Sonia LivingstoneIt was a surprise to many of us interested in children’s online safety when a consultation from Parliament’s Culture Media and Sport Committee was announced last autumn, so it is good now to discover that many organisations responded – including EU Kids Online. Even better to discover that a robust and clear report has now resulted in the form of the Online Safety Report. This takes forward early plans and urges further and immediate action in the UK (a) to eliminate illegal child abuse images from the internet, (b) protect children from online pornography that is legally made available to adults but may be illegal if made available to children, and (c) protect children from bullying and harassment via social media. It also calls upon a range of existing and trusted organisations to work harder to achieve these three outcomes.

The first outcome demands a law enforcement response (from CEOP and IWF primarily). What’s interesting is that the committee appears optimistic that the latter two – long considered rather difficult to address, given the absence of obviously responsible organisations – can also be far better managed. In mapping how this could be done, the report points to the growing number of tools available – ranging from end-user filters and age verification systems to helplines for children and online parental resources. Thus it calls on a judicious mix of industry, regulatory and educational actors, all of which should and could now step up to reduce the risk of harm to children online.

I welcome the considered, incisive and evidence-based nature of this report. If all the actions called for were now to be implemented, the UK would be justified in its proud claim to protect children’s interests in a digital world. Although ambitious, the report does not call for too much, avoiding any panicky calls for censorship or excessive restrictions. It avoids any moralistic language but calmly seeks to protect children and support parents, as both rightly expect of their government. But there could be several problems ahead, of which I would note three in particular.

    • The report notes that children and young people were unanimous in wanting sex and relationship education at school. Every expert in this field concurs, arguing that internet-related problems should be embedded in this wider context. While the government is, at last, promising e-safety education across the curriculum, primary and secondary, it is now part of the computing curriculum, seemingly divorced from consideration of the personal, social and emotional issues associated with online pornography, bullying and harassment.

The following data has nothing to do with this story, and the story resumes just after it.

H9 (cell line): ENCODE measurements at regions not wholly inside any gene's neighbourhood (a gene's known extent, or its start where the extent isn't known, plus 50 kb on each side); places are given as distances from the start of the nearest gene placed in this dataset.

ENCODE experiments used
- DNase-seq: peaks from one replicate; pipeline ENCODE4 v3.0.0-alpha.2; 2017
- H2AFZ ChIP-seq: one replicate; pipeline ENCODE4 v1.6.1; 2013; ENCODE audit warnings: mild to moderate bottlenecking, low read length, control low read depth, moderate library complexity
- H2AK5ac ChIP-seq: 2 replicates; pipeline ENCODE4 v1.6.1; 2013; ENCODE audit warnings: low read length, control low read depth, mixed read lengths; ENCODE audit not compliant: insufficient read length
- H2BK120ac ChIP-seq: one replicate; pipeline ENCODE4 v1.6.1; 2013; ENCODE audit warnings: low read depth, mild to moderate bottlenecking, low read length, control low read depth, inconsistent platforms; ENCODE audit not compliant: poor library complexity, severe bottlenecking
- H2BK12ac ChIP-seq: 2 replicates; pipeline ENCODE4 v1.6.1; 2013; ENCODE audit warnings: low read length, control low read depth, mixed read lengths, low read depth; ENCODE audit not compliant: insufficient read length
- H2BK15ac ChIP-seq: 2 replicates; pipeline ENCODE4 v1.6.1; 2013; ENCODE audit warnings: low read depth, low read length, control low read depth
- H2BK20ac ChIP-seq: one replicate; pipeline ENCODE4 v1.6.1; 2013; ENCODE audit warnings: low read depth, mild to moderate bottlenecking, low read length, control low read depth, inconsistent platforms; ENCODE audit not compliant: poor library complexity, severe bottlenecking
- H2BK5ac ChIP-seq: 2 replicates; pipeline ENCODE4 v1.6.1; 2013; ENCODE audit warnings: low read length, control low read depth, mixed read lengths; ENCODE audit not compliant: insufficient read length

• The report focuses on the needs of all children, but does not address the particular needs of those who are particularly at risk – those without responsible parents or even parents at all, those with prior psychological problems or other marked forms of disadvantage or difficulty; these ‘hard to reach’ young people may slip through the safety net hereby being established unless specific efforts are made to reach them, to address their specific needs, and to inform/train the welfare specialists who come into contact with them.
    • The report notes Ofcom’s specific role in advising the public on media literacy: indeed, the Communications Act gives Ofcom a duty to promote media literacy, which it has defined appropriately as covering all media and communications. Yet Ofcom’s role in such promotion has been considerable cut back in recent years, resulting in a serious reduction in guidance to the public exactly at the time when it was most needed. The report’s proposal that ParentPort take on a greater role here is welcome.

Last, it is most welcome that the committee, and indeed the Prime Minister, have brought much energy and light to the issues of children’s online safety. It is vital that is now sustained, so that recent gains are consolidated and new plans are embedded in the policies and practices of all relevant bodies. Given the international nature of the internet, UK action might even stimulate wider European actions.  Additionally, it must be hoped that the UK Council for Child Internet Safety, working with others, has the resources and the powers to sustain a watching brief over progress in this area. This should include obtaining periodic evidence that the proposed solutions are being effectively implemented, that they are working to improve children’s actual safety, and that they are not overly restrictive in curbing children’s rights to freedom and participation.

Provision for children’s internet safety is finally getting some high quality attention. It is to be hoped that the outcome will deliver what is foreseen in this report, so that all those concerned with children’s interests in the digital age can stop worrying about the harms and start focusing on ensuring kids also gain the array of benefits that they also deserve.

This article gives the views of the author, and does not represent the position of the LSE Media Policy Project blog, nor of the London School of Economics. The Conversation

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